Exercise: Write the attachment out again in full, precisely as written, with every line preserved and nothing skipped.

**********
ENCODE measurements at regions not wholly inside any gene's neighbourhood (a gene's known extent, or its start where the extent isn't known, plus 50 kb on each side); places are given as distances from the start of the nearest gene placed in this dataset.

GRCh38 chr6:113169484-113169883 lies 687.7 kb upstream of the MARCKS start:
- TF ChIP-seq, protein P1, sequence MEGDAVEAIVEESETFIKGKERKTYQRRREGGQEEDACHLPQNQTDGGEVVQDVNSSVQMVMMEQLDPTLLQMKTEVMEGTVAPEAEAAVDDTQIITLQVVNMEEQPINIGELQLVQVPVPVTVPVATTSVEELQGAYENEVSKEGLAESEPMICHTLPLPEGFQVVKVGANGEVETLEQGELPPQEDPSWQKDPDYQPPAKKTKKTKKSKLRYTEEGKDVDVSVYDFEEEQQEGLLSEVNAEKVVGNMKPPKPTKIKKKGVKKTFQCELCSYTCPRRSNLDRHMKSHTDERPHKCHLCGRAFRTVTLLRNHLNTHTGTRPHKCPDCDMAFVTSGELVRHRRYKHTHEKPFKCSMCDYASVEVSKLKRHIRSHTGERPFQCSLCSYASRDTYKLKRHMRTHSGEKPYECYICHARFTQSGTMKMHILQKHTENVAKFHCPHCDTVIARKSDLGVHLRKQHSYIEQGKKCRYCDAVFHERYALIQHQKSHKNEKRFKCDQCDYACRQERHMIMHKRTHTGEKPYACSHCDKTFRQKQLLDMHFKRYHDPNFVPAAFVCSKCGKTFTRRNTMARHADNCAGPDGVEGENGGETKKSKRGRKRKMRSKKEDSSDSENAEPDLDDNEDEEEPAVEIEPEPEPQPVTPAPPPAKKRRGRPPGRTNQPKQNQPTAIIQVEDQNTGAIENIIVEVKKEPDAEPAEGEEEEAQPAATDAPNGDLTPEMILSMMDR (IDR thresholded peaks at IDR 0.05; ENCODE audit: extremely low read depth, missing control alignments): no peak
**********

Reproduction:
ENCODE measurements at regions not wholly inside any gene's neighbourhood (a gene's known extent, or its start where the extent isn't known, plus 50 kb on each side); places are given as distances from the start of the nearest gene placed in this dataset.

GRCh38 chr6:113169484-113169883 lies 687.7 kb upstream of the MARCKS start:
- TF ChIP-seq, protein P1, sequence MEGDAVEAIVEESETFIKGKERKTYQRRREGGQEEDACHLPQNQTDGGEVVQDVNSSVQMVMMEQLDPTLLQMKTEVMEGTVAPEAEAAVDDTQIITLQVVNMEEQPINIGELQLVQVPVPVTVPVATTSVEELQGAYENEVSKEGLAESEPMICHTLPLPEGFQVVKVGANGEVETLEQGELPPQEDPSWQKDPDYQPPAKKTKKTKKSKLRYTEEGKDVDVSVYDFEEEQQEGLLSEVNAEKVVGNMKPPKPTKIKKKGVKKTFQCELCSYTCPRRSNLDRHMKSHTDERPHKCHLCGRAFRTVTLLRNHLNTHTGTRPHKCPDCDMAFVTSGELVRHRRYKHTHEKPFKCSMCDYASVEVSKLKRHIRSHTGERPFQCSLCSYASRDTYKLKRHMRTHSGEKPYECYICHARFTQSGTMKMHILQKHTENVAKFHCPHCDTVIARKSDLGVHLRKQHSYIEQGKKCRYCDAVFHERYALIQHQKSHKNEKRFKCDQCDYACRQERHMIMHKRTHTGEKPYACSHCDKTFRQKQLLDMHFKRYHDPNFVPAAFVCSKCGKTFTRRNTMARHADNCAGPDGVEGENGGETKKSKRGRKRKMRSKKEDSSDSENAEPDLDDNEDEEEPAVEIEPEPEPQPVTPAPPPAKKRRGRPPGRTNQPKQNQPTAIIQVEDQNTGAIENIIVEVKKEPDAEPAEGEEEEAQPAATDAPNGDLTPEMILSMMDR (IDR thresholded peaks at IDR 0.05; ENCODE audit: extremely low read depth, missing control alignments): no peak